On 18 March 1965, Alexei Leonov completed the world’s first ever spacewalk. Then things became difficult. His suit pressure skyrocketed, (pun very much intended), the cabin became dangerously flammable, the re-entry system failed and he, along with his commander Pavel Belyayev, crash landed into dense, snow covered, Siberian forest.
Siberian forests are home to several species of wolves and bears. March is breeding season. Breeding season is when these creatures are at their most dangerous, most aggressive. Alexei and Pavel had one pistol with which to defend themselves and the shelter of the landing craft, which, by this stage, had no power.
When I first read about this story I thought two things:
1) How have I not heard about this before?
2) I’ve got to try and tell it.
What gripped me most was the idea that these two men, who had been to space, could fall to Earth and be presented with the most alien environment of their lives. I have attached a PDF version of a 15 minute radio script that goes some way to expressing this idea.
As much as I would like to say otherwise, writing this for the radio was not some inspired decision, a realisation that the radio would be the best medium for the story. I have now submitted this script for a creative writing module at uni entitled, ‘Writing for Radio’, needing a piece of work for this module is the only reason I chose to tell this story in this way.
I am very glad I did.
There is something about only having voices and the odd sound effect to depict events that would have many opportunities for spectacular visuals, (think Gravity meets The Revenant), that is incredibly exciting. As kids, we all make up our own worlds in which we go on fabulous adventures and these adventures are all the better for the imagined places we create. The beauty of radio is that it is a requirement of your listener to channel some of this childhood creativity in order to get the most out of their experience. In this way, it is incredibly engaging.
I am not done with this project. Once exams are finished, which, as of the date of this blog post, they will be in 23 days, I aim to turn my 15 minute script into a full, 45 minute, radio drama. (If anyone from Radio 4 happens to read this, email me in about 3 months and I might have something for you.)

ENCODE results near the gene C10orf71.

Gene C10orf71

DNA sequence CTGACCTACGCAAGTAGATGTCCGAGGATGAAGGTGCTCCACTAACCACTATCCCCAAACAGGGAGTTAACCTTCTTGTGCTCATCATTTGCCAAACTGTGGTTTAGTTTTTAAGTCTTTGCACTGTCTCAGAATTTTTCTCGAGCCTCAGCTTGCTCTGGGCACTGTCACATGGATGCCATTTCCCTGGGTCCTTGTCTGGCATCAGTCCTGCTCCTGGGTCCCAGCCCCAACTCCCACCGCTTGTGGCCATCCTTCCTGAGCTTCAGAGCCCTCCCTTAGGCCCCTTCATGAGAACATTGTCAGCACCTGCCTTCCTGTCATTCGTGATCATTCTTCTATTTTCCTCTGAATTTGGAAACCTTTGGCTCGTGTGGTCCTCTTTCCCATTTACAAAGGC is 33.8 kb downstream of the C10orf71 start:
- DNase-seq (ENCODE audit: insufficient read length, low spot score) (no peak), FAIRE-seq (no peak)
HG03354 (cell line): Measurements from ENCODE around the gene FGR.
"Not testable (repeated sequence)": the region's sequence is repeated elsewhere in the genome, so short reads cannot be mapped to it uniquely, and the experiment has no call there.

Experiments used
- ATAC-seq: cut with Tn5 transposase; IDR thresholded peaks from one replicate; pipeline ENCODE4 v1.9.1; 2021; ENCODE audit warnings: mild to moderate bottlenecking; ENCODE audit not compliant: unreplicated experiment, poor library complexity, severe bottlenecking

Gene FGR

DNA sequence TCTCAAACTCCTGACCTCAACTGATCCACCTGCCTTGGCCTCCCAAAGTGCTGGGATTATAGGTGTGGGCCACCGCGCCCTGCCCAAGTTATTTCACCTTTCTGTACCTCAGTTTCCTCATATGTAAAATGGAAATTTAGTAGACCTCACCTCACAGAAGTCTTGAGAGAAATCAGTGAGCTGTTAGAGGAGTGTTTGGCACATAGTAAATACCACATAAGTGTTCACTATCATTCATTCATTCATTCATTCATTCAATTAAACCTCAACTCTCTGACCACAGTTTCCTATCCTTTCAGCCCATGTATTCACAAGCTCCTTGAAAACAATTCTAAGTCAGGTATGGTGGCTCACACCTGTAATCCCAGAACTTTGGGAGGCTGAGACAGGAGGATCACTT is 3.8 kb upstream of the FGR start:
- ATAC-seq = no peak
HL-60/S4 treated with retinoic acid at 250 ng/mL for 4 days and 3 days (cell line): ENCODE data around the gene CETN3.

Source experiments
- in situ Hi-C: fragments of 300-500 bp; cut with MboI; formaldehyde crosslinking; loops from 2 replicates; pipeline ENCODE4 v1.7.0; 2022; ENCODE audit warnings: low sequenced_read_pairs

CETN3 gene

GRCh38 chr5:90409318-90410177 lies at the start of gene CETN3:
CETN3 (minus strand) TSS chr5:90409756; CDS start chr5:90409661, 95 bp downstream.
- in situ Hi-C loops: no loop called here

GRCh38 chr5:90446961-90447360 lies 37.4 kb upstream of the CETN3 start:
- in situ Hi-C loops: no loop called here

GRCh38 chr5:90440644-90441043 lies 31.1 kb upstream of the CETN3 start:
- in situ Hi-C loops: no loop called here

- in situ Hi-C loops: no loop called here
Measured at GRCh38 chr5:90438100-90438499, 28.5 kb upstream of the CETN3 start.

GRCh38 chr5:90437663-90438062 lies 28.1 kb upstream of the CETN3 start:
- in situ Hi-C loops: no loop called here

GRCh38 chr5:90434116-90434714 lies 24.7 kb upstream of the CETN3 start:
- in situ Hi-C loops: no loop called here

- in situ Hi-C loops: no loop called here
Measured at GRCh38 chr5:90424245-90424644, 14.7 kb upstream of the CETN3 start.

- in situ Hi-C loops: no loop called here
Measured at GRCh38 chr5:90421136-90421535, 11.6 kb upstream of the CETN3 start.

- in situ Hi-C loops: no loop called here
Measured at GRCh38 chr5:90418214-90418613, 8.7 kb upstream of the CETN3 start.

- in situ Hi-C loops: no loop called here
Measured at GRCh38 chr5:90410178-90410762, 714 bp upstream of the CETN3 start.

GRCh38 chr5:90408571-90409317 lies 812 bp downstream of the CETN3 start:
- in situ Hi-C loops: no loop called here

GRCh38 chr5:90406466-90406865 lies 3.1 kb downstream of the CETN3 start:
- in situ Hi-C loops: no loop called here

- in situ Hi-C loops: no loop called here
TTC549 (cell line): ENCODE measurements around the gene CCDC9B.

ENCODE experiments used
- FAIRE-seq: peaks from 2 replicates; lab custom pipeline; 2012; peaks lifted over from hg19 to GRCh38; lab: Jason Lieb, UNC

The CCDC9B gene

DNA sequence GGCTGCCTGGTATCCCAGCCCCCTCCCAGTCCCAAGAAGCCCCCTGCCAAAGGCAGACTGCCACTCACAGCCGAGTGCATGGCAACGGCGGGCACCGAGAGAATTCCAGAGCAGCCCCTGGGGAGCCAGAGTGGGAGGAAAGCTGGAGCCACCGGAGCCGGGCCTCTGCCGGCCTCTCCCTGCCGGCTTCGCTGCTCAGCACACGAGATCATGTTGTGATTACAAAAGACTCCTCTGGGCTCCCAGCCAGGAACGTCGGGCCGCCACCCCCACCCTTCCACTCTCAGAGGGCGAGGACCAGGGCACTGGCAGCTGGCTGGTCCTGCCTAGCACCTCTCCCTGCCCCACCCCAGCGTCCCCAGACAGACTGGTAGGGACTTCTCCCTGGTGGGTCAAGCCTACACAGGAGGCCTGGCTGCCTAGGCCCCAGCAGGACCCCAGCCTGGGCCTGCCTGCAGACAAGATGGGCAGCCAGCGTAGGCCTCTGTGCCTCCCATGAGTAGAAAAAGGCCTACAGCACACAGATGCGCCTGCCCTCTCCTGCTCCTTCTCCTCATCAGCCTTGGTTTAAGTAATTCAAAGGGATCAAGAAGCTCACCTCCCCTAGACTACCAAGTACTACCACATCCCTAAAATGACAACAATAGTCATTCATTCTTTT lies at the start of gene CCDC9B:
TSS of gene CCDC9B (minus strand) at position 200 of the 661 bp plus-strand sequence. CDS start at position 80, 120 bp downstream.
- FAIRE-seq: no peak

For now though, I hope anyone who might stumble upon this, (which I know is likely to be a reader of one, thank you loving and very patient girlfriend), enjoys the read.
Out of the Frying Pan
Also, if you’d like to read more about the first spacewalk, here are some excellent articles:
Air & Space: Learning to Spacewalk
Your readership to this site has doubled this weekend! I have not yet read the script of Out of the Frying Pan” – I will do so tonight. But just to say I like your straight forward fresh approach in your introduction to it. I was aware of the first space book (from history books before you make a comment ….!) but had no idea of the subsequent drama. So I am very much looking forward to a wee dram and curling up under the covers to read it.
Hi A. Have now read the script. Really loved it. Great interaction between Alexei and Pavel. Between experience and calm and youth and arrogance. But not predictable as will Pavel keep his calmness? Might it be the confidence and bravery of Alexei who sees them through the time in the forest? Not sure about one comment about Granddad – would he not have known in advance of spacewalk and so would not have been so critical of his grandson?
A tremendously engaging and exciting piece about a piece of history I suspect even most space fans know little about given our space history is American orientated. You have found one of the great untold stories which cannot be easy to do. One you just have to take further. LD